It might sound like something out of a sci-fi movie, but major parcel companies are exploring the possibility of using autonomous flying containers to replace trucks for long-distance haulage.
Elroy Air, a San Francisco-based start-up company, is in discussion with UPS and FedEx to pioneer the technology, which would use shipping containers with helicopter-style blades that operate using the same technology as drones, but in a much heavier duty form.
The idea is that the drone containers would fly to central cargo hubs, where they would be ‘landed’ onto trucks to complete the regional delivery cycle, reducing the need for trucks to cover such long distances.
“Companies that can respond and be faster and more flexible will be the winners as the logistics landscape continues to change,” said David Merrill, Elroy Air’s co-founder.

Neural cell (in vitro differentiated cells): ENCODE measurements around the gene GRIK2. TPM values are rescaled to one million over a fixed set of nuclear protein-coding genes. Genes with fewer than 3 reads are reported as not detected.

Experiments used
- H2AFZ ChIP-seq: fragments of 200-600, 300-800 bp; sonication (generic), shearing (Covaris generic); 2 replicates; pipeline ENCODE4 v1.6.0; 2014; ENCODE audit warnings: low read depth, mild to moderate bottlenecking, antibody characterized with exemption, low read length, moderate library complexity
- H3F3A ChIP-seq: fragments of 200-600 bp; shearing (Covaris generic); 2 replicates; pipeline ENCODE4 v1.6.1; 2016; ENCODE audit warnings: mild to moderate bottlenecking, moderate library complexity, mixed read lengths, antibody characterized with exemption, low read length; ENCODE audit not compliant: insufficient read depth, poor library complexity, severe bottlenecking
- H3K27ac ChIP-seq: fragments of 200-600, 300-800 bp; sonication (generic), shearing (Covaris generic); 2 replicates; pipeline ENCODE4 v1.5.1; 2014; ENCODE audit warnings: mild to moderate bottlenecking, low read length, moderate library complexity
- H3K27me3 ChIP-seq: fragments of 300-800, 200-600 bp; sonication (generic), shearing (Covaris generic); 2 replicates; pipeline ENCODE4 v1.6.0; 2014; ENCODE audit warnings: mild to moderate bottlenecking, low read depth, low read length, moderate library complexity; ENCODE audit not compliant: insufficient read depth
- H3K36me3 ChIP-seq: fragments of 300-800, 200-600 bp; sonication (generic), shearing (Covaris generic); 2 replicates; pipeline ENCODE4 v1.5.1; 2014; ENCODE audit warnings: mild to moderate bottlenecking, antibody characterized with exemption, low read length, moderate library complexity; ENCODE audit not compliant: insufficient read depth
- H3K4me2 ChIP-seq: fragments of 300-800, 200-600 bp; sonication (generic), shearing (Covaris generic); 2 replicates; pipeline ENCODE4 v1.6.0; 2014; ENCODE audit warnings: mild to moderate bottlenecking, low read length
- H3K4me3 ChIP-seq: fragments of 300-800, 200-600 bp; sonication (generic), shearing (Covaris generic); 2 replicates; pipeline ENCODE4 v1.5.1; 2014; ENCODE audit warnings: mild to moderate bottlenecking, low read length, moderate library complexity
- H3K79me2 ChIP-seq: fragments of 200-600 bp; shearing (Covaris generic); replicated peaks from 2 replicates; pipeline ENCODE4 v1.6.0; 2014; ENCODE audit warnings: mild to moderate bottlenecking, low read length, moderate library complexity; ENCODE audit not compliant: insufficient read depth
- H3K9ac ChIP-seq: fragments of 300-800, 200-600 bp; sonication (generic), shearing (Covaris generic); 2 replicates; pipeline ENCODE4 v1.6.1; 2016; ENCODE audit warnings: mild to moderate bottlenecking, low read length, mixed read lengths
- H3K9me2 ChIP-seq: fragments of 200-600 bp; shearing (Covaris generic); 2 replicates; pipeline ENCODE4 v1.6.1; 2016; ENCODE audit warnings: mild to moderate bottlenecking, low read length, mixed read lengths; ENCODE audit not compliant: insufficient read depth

The Cargo drone companies will be among the first flying autonomous commercial aircraft, because they will initially fly in thinly populated areas where safety is less of a concern.
Elroy Air has already tested the flying containers in controlled airspace at Camp Roberts, a National Guard post in Central California. The prototype includes a detachable cargo pod that can be mounted onto a truck chassis.
“A lot of these companies like FedEx or UPS, with a fleet of aircraft to support their operations, are thinking very strategically about the long-term future of aerospace,” said Jesse Gipe, Senior Manager of Economic Development at the San Diego Regional Economic Development Corp. “The consensus is that a lot of manned operations eventually will move to unmanned at those companies.”